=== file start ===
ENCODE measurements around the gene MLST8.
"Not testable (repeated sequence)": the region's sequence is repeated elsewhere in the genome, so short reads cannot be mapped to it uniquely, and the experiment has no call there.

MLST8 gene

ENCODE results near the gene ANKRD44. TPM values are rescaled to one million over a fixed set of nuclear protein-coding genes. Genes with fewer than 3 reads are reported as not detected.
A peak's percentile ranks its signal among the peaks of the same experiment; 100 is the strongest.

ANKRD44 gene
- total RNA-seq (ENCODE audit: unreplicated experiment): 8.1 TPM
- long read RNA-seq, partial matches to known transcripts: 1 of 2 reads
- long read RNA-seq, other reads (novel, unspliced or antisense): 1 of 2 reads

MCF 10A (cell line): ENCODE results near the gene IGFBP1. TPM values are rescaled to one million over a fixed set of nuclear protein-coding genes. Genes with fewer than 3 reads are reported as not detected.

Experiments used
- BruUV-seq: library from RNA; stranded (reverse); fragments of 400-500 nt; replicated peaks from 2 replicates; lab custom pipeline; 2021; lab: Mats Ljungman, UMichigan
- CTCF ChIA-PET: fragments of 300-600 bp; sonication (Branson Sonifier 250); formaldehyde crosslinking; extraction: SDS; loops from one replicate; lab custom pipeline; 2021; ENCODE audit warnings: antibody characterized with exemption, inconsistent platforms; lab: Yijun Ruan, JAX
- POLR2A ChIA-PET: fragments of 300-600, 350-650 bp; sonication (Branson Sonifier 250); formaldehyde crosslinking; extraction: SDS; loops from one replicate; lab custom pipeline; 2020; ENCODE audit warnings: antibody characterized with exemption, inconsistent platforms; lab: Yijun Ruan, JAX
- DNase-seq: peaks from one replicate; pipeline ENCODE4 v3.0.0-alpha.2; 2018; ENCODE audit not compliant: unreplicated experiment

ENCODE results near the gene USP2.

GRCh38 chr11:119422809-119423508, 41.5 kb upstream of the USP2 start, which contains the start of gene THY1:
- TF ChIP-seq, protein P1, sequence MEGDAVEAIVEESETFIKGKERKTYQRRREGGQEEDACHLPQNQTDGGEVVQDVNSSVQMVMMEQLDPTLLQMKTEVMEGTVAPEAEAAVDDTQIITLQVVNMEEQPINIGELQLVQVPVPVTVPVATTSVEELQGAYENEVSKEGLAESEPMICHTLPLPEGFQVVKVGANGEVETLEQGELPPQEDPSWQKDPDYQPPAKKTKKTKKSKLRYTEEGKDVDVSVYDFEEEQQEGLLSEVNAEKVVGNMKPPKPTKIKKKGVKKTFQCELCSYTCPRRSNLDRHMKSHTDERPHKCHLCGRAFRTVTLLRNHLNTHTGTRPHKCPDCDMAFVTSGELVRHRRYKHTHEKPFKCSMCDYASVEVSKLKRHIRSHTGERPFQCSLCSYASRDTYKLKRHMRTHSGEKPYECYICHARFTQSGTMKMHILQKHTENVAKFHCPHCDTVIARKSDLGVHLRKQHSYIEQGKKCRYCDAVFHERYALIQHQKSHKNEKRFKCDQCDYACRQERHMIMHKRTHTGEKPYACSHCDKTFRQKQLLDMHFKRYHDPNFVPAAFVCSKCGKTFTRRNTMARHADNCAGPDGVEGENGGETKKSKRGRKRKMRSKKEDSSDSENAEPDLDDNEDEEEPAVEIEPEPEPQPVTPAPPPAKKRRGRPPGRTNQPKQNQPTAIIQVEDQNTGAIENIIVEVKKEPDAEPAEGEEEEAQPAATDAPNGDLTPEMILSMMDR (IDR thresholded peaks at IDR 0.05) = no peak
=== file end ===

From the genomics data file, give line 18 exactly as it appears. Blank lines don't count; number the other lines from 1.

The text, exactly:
- TF ChIP-seq, protein P1, sequence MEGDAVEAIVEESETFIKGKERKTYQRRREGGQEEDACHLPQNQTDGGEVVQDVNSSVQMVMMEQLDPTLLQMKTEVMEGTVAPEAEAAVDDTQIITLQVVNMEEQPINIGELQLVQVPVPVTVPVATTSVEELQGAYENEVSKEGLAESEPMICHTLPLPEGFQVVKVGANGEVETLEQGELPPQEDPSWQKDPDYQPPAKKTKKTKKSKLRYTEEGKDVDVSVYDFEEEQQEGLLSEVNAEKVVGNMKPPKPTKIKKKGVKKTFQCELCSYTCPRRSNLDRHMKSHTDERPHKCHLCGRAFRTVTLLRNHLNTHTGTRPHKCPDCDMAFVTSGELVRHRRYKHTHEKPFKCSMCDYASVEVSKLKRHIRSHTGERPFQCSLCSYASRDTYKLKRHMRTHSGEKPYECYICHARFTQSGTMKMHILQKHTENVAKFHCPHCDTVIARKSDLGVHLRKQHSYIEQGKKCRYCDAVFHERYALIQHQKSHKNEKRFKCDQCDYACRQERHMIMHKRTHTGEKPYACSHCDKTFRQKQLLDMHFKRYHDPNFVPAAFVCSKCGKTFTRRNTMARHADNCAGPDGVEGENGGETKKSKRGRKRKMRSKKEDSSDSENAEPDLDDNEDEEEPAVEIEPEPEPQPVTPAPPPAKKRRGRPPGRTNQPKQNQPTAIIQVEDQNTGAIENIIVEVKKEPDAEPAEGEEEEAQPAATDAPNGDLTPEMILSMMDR (IDR thresholded peaks at IDR 0.05) = no peak